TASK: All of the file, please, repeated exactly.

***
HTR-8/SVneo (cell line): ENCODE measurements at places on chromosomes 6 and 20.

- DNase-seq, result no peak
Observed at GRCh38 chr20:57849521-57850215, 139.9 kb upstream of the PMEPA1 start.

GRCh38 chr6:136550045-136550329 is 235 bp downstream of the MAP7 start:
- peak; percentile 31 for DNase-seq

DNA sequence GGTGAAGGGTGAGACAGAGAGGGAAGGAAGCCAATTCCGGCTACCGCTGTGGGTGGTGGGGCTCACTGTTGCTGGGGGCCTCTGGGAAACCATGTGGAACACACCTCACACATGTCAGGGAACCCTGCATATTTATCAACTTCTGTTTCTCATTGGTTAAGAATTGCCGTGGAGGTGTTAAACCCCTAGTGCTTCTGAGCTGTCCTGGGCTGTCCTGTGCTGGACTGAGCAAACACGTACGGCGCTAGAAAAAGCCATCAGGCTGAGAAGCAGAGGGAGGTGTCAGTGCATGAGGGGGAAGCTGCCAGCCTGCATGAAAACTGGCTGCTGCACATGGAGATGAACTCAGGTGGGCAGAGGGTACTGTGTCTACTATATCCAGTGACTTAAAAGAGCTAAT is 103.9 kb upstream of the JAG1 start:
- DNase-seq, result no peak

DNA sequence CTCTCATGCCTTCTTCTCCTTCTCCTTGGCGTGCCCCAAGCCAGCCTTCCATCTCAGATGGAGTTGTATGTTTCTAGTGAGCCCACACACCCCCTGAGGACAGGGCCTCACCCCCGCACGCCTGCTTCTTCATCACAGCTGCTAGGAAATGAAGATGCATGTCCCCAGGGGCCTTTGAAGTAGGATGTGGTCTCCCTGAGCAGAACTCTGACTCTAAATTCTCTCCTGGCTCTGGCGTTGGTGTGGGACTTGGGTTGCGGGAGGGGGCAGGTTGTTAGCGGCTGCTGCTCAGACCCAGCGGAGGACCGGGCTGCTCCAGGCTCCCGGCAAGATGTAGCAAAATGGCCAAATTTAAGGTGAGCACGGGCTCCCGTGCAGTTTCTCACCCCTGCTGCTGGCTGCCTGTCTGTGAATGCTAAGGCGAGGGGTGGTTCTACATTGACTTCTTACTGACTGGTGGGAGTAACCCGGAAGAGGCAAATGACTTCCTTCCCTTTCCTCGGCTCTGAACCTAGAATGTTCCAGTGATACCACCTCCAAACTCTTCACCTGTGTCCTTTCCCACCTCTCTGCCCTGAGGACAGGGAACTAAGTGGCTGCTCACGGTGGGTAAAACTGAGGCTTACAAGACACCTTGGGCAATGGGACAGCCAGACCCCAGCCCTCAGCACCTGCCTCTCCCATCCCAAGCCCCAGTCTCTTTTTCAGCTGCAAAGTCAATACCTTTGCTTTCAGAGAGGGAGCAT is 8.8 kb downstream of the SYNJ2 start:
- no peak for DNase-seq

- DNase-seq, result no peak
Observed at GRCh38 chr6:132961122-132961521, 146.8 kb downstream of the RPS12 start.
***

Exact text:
HTR-8/SVneo (cell line): ENCODE measurements at places on chromosomes 6 and 20.

- DNase-seq, result no peak
Observed at GRCh38 chr20:57849521-57850215, 139.9 kb upstream of the PMEPA1 start.

GRCh38 chr6:136550045-136550329 is 235 bp downstream of the MAP7 start:
- peak; percentile 31 for DNase-seq

DNA sequence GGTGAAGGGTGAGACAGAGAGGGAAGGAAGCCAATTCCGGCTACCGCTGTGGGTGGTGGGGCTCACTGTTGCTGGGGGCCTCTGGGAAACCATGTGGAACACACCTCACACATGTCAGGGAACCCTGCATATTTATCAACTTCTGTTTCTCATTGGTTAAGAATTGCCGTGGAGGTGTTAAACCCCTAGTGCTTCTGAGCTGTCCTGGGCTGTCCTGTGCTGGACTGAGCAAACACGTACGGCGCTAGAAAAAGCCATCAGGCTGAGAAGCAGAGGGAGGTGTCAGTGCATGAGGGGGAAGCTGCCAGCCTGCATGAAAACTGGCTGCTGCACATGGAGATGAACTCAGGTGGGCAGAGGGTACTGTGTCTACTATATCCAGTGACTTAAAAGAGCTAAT is 103.9 kb upstream of the JAG1 start:
- DNase-seq, result no peak

DNA sequence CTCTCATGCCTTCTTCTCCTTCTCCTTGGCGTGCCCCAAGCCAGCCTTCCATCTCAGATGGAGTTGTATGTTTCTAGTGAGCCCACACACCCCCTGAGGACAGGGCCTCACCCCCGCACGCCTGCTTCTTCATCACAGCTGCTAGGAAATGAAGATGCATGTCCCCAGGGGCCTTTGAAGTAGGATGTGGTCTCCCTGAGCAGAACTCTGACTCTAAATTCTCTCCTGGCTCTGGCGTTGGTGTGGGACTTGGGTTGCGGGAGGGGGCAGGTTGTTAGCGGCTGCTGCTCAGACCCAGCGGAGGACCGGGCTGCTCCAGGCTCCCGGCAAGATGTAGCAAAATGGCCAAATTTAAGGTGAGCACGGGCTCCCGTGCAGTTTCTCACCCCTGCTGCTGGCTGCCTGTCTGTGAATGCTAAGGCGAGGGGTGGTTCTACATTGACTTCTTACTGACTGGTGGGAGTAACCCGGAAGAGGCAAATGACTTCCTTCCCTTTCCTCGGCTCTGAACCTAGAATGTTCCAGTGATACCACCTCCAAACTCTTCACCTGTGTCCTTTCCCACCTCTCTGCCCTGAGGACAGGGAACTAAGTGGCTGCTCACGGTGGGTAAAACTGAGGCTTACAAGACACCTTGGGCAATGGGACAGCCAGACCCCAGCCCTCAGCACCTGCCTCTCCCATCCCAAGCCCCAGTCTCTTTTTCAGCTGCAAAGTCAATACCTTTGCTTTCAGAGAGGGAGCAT is 8.8 kb downstream of the SYNJ2 start:
- no peak for DNase-seq

- DNase-seq, result no peak
Observed at GRCh38 chr6:132961122-132961521, 146.8 kb downstream of the RPS12 start.